If we consult received wisdom (I used Giulia Bartrum’s reliable survey, German Renaissance Prints 1490-1550, 1995), we find several accepted facts about Georg Pencz (vital statistics given, c. 1500-50). Among other claims: he probably trained with Dürer and possibly collaborated on the Nuremberg town hall paintings after Dürer designs in 1521; he probably visited northern Italy c. 1528-29, just before his earliest prints and paintings; he was appointed official painter to the city of Nuremberg; and he made a second trip to Italy in 1539-40, but designed an arch for the triumphal entry of Emperor Charles V into Nuremberg in February 1541. If we now consult the scrupulous research of Katrin Dyballa, we find that almost all of these claims can be challenged, and some of them are demonstrably false.
Other truisms remain however. Pencz’s most accomplished paintings are large-scale portraits, and he made an impressive illusionistic ceiling painting, a Fall of Phaeton (1534). His 125 engravings, usually grouped among the “Little Masters,” included some of the earliest Old Testament series (but are not re-evaluated in this study of paintings and drawings). Pencz died en route to Leipzig, where he went to take up appointment as court painter to Duke Albrecht I of Saxony.
This richly illustrated and handsomely produced volume is another in the distinguished series from Deutscher Kunstverlag, following milestone monographs, catalogues with documents about Germain painters: Cranach (Friedländer and Rosenberg, 1932); Schongauer (Buchner, 1941); Dürer (Anzelewsky, 1971; 1991); Baldung (von der Osten, 1983); and Schäufelein (Metzger, 2002). This volume takes its place in that essential sequence.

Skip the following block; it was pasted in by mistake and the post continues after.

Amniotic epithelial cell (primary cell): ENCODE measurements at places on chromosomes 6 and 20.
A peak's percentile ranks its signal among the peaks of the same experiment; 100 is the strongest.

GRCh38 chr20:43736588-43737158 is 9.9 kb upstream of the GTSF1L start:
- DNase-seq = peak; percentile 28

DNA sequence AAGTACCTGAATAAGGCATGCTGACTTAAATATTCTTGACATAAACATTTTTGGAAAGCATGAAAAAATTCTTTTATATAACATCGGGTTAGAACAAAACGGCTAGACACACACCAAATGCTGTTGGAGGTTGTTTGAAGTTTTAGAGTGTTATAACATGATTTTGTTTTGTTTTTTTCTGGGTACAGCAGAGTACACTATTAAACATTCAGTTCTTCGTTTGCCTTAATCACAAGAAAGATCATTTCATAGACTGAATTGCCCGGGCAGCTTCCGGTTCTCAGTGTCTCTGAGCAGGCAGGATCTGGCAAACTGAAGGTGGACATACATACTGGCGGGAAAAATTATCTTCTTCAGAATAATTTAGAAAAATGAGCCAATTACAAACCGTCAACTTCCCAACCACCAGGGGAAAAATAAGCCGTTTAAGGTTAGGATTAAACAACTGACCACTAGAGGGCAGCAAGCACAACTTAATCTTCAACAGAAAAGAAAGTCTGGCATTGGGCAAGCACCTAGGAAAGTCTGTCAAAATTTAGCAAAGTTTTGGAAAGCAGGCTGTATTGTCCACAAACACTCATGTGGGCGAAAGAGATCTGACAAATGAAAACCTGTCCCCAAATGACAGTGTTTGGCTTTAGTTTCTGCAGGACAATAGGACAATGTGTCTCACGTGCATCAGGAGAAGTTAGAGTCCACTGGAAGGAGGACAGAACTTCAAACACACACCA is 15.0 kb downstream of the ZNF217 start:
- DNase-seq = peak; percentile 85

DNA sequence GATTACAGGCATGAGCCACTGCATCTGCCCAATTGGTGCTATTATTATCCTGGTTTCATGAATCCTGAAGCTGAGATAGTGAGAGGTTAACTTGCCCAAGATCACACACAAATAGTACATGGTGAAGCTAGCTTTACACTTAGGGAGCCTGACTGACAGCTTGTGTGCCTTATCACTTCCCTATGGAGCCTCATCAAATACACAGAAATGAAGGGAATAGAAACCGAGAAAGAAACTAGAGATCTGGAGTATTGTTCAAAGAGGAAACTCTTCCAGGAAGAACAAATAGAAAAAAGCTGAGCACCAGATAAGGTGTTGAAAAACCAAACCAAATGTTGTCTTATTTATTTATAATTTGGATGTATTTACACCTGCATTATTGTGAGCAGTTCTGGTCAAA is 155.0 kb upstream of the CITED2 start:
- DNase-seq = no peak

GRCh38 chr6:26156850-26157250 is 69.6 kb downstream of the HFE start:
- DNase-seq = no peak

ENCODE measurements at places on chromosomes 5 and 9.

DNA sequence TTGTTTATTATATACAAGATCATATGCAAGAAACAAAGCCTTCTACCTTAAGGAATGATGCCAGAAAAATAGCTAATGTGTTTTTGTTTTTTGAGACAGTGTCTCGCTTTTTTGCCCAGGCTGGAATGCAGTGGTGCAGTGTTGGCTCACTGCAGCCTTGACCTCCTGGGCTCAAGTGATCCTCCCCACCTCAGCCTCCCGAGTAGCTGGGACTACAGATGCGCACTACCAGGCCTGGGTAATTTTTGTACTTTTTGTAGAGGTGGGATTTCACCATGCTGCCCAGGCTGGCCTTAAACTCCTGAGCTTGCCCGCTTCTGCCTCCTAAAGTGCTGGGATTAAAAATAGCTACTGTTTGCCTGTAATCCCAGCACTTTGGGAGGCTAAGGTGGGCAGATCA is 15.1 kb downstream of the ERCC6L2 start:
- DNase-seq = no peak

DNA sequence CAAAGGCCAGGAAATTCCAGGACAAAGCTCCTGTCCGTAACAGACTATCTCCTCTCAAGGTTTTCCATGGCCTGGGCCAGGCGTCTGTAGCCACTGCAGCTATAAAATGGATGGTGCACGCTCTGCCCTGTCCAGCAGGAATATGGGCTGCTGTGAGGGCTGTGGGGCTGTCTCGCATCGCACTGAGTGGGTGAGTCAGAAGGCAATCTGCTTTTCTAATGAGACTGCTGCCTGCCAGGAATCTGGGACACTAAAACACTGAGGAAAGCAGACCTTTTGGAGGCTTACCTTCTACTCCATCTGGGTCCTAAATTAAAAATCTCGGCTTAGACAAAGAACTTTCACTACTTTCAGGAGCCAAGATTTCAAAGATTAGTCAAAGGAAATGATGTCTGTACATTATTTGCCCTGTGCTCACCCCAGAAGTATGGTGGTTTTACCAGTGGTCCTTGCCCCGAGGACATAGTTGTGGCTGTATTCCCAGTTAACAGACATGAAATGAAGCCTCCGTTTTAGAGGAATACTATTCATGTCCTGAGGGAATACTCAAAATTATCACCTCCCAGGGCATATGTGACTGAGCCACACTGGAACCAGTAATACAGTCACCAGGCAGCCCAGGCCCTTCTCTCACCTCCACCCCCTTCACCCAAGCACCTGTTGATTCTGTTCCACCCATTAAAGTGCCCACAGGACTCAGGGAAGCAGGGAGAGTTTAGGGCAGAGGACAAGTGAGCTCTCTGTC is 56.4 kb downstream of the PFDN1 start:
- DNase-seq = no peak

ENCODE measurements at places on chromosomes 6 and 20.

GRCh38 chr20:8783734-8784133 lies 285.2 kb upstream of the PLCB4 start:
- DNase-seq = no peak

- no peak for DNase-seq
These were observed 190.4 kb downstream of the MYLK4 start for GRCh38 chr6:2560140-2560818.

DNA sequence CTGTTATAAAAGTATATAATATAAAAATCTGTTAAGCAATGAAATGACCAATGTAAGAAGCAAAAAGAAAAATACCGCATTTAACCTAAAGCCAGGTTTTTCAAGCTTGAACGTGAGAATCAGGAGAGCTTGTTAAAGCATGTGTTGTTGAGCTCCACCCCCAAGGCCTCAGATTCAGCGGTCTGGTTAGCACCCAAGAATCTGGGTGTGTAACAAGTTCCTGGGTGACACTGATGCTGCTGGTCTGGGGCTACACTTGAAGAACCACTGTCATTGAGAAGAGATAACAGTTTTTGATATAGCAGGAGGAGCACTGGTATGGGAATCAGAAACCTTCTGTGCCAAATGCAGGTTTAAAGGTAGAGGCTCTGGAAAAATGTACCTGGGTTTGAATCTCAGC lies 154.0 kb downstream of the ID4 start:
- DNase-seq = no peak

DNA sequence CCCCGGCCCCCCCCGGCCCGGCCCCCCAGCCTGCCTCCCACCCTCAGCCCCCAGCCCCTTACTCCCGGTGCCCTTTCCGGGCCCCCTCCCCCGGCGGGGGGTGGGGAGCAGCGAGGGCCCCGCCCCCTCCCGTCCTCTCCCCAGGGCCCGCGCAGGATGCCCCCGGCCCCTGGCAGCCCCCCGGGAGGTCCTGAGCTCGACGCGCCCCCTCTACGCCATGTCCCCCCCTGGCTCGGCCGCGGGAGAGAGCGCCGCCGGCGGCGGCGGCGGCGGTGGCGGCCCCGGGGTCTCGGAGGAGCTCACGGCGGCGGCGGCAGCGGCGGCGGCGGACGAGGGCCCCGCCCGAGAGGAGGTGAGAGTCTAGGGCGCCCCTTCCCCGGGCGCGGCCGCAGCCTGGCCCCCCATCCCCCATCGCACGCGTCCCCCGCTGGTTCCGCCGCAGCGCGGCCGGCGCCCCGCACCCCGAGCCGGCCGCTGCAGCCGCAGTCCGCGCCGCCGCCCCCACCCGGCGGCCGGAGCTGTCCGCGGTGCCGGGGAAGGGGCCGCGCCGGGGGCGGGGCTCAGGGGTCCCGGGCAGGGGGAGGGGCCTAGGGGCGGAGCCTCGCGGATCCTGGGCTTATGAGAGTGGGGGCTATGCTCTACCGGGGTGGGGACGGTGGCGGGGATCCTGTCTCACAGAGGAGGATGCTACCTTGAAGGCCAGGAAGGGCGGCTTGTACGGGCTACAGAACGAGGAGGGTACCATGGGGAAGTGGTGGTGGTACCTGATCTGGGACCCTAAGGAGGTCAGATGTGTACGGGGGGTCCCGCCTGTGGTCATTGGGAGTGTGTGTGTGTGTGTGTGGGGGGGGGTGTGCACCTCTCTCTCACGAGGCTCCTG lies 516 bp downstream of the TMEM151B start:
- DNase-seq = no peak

Dyballa is rigorous with archival sources, and this book is definitive about using documents to how Nuremberg compensated painters in the early sixteenth century. However, on purely visual grounds, she remains skeptical about almost any previous connections to Italian painting and firmly rejects hypotheses about any Italian trip (something that defies the Phaeton ceiling’s significance). She dismisses in turn all visual comparisons advanced by previous scholars, particularly by Nina Carolin Wiesner about the Hirsvogel ceiling (2004) and by Hans Georg Gmelin earlier, preferring instead looser links to German façade designs. Dyballa denies that the chosen wooden support holds any information about country of origin (though many conservators still argue otherwise). Finding no documented connection to Dürer, she detaches Pencz from his previously alleged participation on the Nuremberg city hall murals. She finds that Hans Plattner had better claim to be called city painter, though Pencz was paid by the city in 1532 and drafted designs for Nuremberg’s fortifications in 1542.
More positively, Dyballa provides strong evidence in dry modeling and figure types for identifying the young Pencz as the same engraver as an anonymous Master IB, a hypothesis first advanced by Friedländer in 1897 but debated ever since. IB was active in the 1520s, whereas Pencz’s printmaker career followed soon afterwards. The difference between them, other than increasing mastery by Pencz, is the orthography of monograms, where Iörg becomes Georg and Bentz becomes Pencz, perhaps at the time that he was hired by the city fathers in 1532.